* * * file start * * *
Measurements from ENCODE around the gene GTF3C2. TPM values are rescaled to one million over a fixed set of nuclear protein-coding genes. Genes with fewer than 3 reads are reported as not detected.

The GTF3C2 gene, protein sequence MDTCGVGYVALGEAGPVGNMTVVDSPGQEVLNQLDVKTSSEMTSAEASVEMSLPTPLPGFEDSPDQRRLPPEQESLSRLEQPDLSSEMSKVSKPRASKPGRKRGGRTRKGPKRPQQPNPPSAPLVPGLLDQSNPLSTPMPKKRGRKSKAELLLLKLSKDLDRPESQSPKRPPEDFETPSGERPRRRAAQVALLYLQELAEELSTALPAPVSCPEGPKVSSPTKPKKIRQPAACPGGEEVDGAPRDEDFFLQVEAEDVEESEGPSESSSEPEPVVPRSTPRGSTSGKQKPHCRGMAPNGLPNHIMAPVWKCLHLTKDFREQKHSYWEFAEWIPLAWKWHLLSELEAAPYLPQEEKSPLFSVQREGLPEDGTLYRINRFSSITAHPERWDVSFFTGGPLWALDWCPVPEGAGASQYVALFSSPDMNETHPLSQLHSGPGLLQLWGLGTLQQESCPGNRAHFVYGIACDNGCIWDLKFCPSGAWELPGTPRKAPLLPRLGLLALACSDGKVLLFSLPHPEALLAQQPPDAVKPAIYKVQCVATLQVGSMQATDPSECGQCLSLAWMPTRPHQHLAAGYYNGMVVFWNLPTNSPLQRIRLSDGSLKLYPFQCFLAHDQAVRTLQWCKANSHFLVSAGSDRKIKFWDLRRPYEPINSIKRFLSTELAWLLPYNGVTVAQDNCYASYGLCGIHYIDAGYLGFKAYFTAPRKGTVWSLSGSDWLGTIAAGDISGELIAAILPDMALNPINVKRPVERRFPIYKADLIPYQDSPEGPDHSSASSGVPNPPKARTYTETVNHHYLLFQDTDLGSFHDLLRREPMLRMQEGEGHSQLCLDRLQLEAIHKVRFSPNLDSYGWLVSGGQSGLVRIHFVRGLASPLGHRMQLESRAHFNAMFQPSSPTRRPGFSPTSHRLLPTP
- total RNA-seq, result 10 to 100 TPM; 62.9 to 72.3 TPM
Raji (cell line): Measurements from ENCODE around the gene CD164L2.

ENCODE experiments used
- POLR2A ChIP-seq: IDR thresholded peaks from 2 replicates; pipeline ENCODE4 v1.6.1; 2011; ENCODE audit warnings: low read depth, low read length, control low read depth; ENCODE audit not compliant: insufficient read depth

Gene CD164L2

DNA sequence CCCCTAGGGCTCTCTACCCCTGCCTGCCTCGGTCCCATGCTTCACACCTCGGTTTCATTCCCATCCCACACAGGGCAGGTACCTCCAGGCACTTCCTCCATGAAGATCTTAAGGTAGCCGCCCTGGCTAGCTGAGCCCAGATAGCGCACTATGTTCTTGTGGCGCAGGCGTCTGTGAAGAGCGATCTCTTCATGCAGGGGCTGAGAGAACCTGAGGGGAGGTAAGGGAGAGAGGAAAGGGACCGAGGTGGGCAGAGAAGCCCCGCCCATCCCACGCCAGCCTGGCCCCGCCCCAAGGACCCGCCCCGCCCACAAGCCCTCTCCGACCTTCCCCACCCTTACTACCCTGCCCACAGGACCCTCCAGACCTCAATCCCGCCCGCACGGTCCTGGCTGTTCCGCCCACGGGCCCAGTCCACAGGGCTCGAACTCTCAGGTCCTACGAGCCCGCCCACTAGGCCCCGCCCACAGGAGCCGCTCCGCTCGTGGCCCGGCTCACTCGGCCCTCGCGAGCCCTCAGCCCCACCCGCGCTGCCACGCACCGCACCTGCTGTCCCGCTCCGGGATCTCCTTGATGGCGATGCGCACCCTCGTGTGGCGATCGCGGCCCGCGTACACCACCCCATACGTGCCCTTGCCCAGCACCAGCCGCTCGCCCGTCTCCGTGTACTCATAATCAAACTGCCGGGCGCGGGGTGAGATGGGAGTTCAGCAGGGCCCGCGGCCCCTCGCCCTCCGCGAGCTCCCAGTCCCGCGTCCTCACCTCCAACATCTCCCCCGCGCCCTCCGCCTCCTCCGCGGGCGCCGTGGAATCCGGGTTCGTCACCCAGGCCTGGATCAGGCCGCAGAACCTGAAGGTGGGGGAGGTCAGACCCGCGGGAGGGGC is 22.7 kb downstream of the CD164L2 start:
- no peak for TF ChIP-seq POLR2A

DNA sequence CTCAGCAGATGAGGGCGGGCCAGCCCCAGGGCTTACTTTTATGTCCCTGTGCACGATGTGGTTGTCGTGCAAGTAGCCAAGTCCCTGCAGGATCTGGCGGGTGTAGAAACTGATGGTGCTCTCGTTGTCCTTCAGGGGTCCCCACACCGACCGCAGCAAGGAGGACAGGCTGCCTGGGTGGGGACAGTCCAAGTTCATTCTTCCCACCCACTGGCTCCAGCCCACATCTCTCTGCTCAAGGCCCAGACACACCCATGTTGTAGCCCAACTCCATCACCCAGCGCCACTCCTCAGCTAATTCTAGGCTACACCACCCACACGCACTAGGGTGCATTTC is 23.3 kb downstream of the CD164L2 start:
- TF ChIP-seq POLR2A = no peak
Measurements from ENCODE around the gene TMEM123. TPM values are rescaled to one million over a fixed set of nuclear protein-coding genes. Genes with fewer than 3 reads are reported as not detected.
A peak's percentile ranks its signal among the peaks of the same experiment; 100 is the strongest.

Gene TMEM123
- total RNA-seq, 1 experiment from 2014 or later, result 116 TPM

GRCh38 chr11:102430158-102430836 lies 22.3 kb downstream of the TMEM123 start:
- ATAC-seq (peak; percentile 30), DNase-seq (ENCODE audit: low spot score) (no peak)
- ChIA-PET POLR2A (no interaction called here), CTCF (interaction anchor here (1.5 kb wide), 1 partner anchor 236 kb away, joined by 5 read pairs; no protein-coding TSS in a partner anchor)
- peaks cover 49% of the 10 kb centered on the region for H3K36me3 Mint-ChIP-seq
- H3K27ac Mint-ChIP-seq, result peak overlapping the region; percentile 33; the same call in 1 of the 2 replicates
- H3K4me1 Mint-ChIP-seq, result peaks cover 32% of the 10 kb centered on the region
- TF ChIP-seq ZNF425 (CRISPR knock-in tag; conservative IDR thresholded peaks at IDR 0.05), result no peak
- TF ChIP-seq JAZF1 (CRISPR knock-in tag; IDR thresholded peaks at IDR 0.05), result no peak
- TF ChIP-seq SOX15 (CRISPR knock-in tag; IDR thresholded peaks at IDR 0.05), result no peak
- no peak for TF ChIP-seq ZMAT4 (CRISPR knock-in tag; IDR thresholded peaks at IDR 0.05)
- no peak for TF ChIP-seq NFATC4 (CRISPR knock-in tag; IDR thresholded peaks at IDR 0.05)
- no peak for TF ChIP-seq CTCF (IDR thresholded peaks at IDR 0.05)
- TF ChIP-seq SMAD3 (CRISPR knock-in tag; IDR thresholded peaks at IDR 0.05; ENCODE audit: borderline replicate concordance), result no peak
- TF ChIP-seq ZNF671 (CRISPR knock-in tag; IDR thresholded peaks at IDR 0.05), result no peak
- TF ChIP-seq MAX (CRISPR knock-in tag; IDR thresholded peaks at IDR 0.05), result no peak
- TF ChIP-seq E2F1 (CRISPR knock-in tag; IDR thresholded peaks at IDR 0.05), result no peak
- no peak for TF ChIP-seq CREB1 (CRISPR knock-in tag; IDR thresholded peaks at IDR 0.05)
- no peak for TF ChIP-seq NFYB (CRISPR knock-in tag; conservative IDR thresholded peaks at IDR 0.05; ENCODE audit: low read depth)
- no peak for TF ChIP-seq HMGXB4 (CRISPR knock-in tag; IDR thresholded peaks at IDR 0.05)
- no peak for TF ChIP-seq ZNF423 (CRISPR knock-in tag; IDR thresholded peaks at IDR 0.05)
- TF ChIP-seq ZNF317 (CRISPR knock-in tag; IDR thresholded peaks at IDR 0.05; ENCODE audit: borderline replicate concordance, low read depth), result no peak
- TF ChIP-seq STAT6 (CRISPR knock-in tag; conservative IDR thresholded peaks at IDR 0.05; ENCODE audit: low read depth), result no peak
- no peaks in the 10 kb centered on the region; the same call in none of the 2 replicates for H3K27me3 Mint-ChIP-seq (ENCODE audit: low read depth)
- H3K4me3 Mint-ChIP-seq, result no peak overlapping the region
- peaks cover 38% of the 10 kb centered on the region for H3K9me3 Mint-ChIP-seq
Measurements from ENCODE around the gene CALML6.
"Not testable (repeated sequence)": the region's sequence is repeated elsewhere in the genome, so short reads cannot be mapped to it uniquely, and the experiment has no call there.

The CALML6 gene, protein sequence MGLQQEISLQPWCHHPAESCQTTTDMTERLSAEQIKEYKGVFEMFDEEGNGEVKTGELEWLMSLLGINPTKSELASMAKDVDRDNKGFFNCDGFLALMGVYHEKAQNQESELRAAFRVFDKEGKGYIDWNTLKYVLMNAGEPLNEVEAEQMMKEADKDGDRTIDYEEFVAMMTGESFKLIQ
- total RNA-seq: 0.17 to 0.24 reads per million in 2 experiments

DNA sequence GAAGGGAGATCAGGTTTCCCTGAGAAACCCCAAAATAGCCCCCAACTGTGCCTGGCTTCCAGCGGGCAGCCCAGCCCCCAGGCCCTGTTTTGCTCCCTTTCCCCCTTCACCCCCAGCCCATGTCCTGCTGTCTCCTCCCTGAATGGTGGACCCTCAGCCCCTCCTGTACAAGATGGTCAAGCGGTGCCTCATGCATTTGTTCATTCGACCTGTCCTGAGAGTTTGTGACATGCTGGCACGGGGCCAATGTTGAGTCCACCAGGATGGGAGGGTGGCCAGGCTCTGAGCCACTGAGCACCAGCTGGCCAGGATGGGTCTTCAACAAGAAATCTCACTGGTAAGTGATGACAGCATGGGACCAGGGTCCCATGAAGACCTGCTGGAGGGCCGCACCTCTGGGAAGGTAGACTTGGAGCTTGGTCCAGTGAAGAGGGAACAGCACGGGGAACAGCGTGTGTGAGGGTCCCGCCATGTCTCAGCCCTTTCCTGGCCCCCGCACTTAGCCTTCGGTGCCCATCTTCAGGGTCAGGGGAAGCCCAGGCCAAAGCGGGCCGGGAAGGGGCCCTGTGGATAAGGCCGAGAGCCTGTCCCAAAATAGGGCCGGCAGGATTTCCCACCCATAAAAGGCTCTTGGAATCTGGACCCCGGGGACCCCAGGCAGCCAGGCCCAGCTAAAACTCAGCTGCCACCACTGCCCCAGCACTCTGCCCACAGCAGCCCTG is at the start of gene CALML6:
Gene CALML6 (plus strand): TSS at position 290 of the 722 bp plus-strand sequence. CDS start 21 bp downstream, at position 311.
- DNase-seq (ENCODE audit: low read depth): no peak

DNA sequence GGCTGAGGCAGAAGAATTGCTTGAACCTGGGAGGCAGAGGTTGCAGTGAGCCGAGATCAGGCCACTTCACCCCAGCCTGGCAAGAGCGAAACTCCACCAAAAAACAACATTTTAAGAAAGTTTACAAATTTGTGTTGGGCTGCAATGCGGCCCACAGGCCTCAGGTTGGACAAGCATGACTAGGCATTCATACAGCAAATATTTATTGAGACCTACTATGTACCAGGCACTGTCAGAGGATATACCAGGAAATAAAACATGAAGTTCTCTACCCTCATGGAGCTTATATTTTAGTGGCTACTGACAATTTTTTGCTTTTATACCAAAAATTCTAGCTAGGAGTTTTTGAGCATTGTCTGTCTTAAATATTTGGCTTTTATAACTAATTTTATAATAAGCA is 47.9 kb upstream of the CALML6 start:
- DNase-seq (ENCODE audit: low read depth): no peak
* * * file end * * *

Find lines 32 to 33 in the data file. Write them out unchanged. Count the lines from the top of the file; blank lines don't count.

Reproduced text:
- no peak for TF ChIP-seq CREB1 (CRISPR knock-in tag; IDR thresholded peaks at IDR 0.05)
- no peak for TF ChIP-seq NFYB (CRISPR knock-in tag; conservative IDR thresholded peaks at IDR 0.05; ENCODE audit: low read depth)